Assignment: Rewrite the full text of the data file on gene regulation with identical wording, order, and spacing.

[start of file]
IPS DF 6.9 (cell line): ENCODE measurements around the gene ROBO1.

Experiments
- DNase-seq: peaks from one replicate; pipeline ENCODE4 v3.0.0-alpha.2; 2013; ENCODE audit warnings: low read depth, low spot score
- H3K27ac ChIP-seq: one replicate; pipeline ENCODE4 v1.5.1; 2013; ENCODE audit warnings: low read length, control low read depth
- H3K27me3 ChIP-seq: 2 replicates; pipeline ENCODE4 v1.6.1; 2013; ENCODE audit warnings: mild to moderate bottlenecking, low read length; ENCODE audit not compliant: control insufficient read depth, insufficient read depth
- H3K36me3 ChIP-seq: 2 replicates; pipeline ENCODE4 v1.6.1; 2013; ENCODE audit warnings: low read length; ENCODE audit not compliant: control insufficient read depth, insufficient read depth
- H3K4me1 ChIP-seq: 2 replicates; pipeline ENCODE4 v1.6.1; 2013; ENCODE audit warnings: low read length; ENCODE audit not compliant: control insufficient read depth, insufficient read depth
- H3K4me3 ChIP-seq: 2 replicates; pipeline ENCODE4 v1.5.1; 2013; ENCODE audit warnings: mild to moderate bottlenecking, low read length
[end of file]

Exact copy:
IPS DF 6.9 (cell line): ENCODE measurements around the gene ROBO1.

Experiments
- DNase-seq: peaks from one replicate; pipeline ENCODE4 v3.0.0-alpha.2; 2013; ENCODE audit warnings: low read depth, low spot score
- H3K27ac ChIP-seq: one replicate; pipeline ENCODE4 v1.5.1; 2013; ENCODE audit warnings: low read length, control low read depth
- H3K27me3 ChIP-seq: 2 replicates; pipeline ENCODE4 v1.6.1; 2013; ENCODE audit warnings: mild to moderate bottlenecking, low read length; ENCODE audit not compliant: control insufficient read depth, insufficient read depth
- H3K36me3 ChIP-seq: 2 replicates; pipeline ENCODE4 v1.6.1; 2013; ENCODE audit warnings: low read length; ENCODE audit not compliant: control insufficient read depth, insufficient read depth
- H3K4me1 ChIP-seq: 2 replicates; pipeline ENCODE4 v1.6.1; 2013; ENCODE audit warnings: low read length; ENCODE audit not compliant: control insufficient read depth, insufficient read depth
- H3K4me3 ChIP-seq: 2 replicates; pipeline ENCODE4 v1.5.1; 2013; ENCODE audit warnings: mild to moderate bottlenecking, low read length